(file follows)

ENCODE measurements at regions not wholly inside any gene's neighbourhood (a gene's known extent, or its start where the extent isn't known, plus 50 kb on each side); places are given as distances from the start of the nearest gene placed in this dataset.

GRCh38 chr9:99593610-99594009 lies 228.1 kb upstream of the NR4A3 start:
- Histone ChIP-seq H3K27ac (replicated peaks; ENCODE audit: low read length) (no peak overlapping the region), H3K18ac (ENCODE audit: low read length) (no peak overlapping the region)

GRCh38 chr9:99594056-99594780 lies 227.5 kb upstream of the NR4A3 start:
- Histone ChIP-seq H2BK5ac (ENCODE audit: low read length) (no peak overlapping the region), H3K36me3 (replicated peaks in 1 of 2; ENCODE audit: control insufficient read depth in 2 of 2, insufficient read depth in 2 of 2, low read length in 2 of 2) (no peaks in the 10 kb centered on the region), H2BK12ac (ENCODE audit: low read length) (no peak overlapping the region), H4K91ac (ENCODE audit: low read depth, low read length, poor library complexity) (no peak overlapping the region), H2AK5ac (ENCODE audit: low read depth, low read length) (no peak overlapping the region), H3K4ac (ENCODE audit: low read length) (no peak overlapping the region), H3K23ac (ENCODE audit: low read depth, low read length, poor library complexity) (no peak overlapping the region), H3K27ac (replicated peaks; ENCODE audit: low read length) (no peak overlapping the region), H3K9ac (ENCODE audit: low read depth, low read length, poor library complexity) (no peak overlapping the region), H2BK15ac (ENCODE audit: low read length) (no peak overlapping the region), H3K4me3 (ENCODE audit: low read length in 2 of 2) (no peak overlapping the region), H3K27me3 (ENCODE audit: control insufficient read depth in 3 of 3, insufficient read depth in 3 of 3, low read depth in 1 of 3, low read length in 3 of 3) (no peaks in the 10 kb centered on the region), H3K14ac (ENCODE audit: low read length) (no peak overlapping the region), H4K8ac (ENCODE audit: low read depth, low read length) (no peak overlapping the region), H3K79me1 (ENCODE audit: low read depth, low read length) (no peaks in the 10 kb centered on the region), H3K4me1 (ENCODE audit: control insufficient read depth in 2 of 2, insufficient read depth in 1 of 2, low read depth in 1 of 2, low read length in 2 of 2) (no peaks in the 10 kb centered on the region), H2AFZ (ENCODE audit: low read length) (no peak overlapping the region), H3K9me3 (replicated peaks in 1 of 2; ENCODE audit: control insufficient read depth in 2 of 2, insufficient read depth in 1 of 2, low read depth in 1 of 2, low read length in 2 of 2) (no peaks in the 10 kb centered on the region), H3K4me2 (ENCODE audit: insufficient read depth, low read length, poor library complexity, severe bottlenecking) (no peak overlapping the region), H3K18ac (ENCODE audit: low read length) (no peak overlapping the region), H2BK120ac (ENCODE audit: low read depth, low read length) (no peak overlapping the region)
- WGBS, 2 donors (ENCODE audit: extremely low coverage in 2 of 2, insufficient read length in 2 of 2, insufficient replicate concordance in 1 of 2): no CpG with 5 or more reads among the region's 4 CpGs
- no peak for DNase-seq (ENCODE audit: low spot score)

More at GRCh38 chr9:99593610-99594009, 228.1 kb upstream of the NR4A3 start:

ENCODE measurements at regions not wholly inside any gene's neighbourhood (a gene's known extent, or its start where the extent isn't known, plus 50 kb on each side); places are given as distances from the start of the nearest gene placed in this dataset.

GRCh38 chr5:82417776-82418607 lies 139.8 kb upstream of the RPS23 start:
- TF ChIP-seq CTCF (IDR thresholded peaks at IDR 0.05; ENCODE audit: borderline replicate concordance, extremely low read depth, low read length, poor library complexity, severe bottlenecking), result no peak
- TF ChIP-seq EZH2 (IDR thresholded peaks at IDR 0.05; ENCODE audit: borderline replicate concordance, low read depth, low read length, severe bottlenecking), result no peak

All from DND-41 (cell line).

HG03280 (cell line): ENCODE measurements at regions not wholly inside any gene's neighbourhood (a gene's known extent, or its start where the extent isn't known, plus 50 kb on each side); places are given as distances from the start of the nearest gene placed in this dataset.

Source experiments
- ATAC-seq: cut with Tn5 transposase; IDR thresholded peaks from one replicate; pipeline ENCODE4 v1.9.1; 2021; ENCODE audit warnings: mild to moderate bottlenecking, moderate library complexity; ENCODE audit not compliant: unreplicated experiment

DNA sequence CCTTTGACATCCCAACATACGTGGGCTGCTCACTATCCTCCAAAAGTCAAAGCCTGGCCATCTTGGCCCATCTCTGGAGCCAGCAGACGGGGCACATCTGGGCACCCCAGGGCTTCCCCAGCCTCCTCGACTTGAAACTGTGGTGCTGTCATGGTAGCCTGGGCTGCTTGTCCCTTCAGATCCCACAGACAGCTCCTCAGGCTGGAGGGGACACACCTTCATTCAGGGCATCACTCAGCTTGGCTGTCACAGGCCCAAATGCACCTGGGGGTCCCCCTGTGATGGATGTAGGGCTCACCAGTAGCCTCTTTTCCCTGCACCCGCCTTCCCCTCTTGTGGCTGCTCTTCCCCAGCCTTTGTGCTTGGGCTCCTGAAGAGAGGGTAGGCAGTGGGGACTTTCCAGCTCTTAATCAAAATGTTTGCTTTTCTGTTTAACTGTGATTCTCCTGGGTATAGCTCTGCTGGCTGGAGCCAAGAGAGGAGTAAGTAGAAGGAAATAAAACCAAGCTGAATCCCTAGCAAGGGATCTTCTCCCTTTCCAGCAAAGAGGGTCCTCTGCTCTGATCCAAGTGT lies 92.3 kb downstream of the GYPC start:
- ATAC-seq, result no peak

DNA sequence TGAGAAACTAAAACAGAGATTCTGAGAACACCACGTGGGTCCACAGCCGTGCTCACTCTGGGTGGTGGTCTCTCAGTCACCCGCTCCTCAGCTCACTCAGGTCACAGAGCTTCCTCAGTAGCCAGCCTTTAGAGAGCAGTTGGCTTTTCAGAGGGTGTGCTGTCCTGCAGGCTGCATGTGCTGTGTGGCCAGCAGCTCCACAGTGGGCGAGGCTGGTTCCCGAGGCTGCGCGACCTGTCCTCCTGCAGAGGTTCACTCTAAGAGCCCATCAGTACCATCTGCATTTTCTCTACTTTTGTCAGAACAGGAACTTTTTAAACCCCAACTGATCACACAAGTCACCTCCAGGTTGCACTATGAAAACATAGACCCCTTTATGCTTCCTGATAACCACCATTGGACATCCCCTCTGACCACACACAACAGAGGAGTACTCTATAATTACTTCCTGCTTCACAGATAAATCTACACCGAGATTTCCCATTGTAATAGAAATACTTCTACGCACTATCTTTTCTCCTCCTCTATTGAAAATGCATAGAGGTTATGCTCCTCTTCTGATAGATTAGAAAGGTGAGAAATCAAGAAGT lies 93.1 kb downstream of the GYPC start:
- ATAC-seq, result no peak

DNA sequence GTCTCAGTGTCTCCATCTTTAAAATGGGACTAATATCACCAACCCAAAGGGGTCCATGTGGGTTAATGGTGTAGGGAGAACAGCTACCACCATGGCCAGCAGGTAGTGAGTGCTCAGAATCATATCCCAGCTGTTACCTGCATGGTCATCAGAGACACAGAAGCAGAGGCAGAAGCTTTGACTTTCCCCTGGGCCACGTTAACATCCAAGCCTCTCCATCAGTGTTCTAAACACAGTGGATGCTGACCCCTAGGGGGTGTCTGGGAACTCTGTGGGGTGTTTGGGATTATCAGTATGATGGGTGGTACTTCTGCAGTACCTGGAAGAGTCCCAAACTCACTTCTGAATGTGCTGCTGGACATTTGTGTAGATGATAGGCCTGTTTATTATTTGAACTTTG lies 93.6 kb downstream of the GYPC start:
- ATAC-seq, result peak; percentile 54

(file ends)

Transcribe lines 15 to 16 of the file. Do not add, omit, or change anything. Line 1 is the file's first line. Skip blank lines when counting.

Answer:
Source experiments
- ATAC-seq: cut with Tn5 transposase; IDR thresholded peaks from one replicate; pipeline ENCODE4 v1.9.1; 2021; ENCODE audit warnings: mild to moderate bottlenecking, moderate library complexity; ENCODE audit not compliant: unreplicated experiment